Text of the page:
June 3rd, 2014



Over the weekend, I walked through cattails with some kids. We had fun cutting them off and playing with them. I noticed that when I threw a cattail, it sailed through the air very straight. This makes me think that the invention of the arrow was far less likely than I had supposed. Ancient peoples weren't dumb. They would have noticed how nicely cattails sailed through the air. Suddenly, that leap into creating the arrow wasn't so much of a leap as a logical progression.

A Bit on Amazon

Mike Shatzkin writes:

6. Amazon pays amateur authors, often unedited, who upload files not yet ebook-ready to them and don’t know anything about marketing or metadata, as much as 70 percent of retail if they meet certain exclusivity and price stipulations. (Obviously, there are great gems among those, but they are still mostly unproven, unknown, and unsuccessful.) They are apparently fighting hard to avoid giving Hachette — which invests substantially to be consistently superior to a fledgling author on all these counts — the same cut.

Let me rewrite this into something that makes actual sense.

Amazon pays authors 70 percent of retail if they price their work in a certain marketable range, and 35% if they don't. Even at 35%, Amazon remunerates its authors better than any of the Big 5 publishers.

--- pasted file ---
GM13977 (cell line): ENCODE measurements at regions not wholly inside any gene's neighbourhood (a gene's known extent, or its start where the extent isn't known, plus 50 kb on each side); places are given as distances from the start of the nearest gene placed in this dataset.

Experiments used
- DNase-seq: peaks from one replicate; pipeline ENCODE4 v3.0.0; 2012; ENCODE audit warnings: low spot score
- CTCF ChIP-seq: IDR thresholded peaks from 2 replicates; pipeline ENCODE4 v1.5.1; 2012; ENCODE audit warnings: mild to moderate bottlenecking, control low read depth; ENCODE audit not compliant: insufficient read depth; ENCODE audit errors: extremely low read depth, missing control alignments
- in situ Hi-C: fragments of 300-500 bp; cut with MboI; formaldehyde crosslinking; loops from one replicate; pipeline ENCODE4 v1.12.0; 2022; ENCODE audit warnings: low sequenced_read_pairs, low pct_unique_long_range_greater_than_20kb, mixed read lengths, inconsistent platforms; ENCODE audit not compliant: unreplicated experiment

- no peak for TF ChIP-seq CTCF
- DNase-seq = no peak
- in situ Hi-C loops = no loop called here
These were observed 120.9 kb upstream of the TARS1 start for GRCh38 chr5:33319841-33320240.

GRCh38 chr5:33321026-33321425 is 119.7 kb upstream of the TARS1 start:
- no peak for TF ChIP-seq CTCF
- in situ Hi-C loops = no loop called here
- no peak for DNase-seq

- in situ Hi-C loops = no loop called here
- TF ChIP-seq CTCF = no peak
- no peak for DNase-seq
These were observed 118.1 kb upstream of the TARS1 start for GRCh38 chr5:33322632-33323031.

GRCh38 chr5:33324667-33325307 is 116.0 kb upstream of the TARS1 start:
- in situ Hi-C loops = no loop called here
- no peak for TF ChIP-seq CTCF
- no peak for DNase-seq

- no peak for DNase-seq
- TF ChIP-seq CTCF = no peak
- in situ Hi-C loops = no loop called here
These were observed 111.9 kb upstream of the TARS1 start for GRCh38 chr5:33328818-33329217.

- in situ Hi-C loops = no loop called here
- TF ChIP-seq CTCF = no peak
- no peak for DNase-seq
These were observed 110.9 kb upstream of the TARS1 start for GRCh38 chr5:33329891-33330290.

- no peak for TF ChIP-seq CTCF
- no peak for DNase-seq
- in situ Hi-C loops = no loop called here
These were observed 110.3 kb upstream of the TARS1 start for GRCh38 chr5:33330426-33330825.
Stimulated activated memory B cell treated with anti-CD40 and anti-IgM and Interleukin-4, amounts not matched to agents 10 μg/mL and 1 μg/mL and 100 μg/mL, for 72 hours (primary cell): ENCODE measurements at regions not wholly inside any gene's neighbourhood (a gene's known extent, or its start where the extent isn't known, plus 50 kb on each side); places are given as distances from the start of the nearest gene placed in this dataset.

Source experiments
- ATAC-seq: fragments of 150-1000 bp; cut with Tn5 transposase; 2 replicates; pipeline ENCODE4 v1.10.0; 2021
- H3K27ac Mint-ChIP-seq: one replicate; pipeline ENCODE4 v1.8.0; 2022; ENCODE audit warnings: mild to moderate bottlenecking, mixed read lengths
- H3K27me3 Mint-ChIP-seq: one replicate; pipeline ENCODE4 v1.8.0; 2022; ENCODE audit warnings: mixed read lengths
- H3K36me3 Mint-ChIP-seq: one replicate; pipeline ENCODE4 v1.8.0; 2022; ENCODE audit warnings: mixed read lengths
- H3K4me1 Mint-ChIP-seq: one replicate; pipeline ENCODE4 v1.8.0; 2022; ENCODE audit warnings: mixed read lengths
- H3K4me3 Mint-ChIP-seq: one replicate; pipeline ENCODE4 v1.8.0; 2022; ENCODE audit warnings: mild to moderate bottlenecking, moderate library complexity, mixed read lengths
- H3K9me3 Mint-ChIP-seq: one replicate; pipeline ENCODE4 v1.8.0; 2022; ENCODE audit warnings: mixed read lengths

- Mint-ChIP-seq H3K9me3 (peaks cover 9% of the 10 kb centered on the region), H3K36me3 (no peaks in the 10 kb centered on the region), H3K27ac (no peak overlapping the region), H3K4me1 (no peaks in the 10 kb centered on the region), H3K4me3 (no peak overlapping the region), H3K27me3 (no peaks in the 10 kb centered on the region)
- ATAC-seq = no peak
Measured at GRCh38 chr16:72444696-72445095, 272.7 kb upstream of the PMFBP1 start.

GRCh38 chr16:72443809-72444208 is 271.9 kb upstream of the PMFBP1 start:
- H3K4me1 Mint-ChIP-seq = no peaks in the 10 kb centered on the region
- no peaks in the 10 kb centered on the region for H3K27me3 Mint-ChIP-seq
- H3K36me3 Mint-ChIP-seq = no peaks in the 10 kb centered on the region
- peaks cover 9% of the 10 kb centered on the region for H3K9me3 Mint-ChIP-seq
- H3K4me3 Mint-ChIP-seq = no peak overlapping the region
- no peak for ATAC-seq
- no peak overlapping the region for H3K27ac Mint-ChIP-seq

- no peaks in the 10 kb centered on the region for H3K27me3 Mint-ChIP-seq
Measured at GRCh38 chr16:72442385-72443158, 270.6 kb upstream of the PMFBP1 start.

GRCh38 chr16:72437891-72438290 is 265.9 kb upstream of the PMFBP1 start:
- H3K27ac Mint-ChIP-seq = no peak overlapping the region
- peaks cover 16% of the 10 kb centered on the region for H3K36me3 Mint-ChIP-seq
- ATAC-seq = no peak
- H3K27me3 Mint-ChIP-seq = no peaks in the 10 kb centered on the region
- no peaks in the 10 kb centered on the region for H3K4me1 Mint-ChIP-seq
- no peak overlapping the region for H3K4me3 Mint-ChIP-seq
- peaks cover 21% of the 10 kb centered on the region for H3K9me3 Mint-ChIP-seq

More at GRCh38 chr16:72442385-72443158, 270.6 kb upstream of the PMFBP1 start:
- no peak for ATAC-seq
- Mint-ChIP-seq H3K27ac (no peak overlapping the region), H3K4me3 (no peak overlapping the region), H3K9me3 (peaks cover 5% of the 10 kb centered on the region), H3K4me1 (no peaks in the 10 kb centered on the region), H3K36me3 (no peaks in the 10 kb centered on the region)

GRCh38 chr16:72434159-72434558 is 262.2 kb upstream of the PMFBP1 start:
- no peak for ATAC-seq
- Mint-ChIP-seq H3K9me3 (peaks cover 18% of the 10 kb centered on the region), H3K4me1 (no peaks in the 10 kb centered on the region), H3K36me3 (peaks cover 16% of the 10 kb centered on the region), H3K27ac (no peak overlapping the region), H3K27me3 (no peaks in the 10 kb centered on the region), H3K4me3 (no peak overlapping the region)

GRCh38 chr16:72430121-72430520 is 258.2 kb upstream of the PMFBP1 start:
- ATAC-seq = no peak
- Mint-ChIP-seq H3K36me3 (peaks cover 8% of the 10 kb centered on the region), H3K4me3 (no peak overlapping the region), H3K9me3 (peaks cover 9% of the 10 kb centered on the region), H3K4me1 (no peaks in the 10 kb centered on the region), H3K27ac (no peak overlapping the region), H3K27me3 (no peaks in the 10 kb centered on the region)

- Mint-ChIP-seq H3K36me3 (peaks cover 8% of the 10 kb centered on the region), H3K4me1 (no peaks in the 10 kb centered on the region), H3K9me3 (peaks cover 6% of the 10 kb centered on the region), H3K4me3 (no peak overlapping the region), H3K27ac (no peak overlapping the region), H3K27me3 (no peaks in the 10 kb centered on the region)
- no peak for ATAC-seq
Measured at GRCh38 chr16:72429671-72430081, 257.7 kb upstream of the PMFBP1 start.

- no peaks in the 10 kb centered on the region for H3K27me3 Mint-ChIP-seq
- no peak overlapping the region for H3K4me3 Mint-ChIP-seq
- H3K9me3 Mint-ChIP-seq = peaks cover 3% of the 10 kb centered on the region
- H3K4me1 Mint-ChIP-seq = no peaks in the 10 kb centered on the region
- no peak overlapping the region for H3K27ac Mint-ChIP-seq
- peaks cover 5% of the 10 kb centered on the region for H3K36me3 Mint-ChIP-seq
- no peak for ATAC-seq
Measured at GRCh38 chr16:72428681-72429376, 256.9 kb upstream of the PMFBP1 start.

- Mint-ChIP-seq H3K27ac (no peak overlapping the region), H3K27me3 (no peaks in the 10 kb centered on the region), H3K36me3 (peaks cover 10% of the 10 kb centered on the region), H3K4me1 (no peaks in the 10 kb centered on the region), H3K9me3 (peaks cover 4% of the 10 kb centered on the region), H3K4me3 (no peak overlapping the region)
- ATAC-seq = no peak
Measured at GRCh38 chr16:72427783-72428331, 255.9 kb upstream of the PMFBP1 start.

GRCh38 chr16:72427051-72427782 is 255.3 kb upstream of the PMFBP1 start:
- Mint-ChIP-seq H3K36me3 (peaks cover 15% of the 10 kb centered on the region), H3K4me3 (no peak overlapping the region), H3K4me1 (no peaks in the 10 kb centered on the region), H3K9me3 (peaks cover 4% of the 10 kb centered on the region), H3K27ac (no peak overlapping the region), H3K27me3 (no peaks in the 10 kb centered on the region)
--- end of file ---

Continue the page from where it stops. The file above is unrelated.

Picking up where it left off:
With this arrangement, Amazon had minted money as self-published authors have successfully exploited previously unrecognized or unprofitable literary markets, These authors now dominate ebook sales at Amazon, now account for 1/3 of all sales. Not only that, they churn out work quickly, riding every niche wave that shows up, rewarding Amazon with even more profits.

With this arrangement, many authors have been able to earn enough to make their living off of writing, turning professional. These writers have crept to the top of the Amazon charts because they successfully used a growing ecology of literary professionals (editors, artists, reviewers, etc.) to produce professional qualities books. The top earners take so much in royalties that getting "properly published" loses them significant amounts of money.

In contrast, with remuneration dropping for new authors writing for the Big 5, fewer signed writers can make their living only from writing, thus turning these "properly published" authors into amateurs. The overhead of publishers overhead keeps them from exploiting niche markets. Their slow time to publish keeps them from riding fads or fashions. Their low pay now discourages freelancers from publishing with them as a niche will provide a better return on investment than an advance.

As to how Amazon is remunerating Hatchet, that's a business deal.

If you read nothing else, notice that big black line up there. That's where Amazon's money is coming from. That's the part that shaken up the literary world.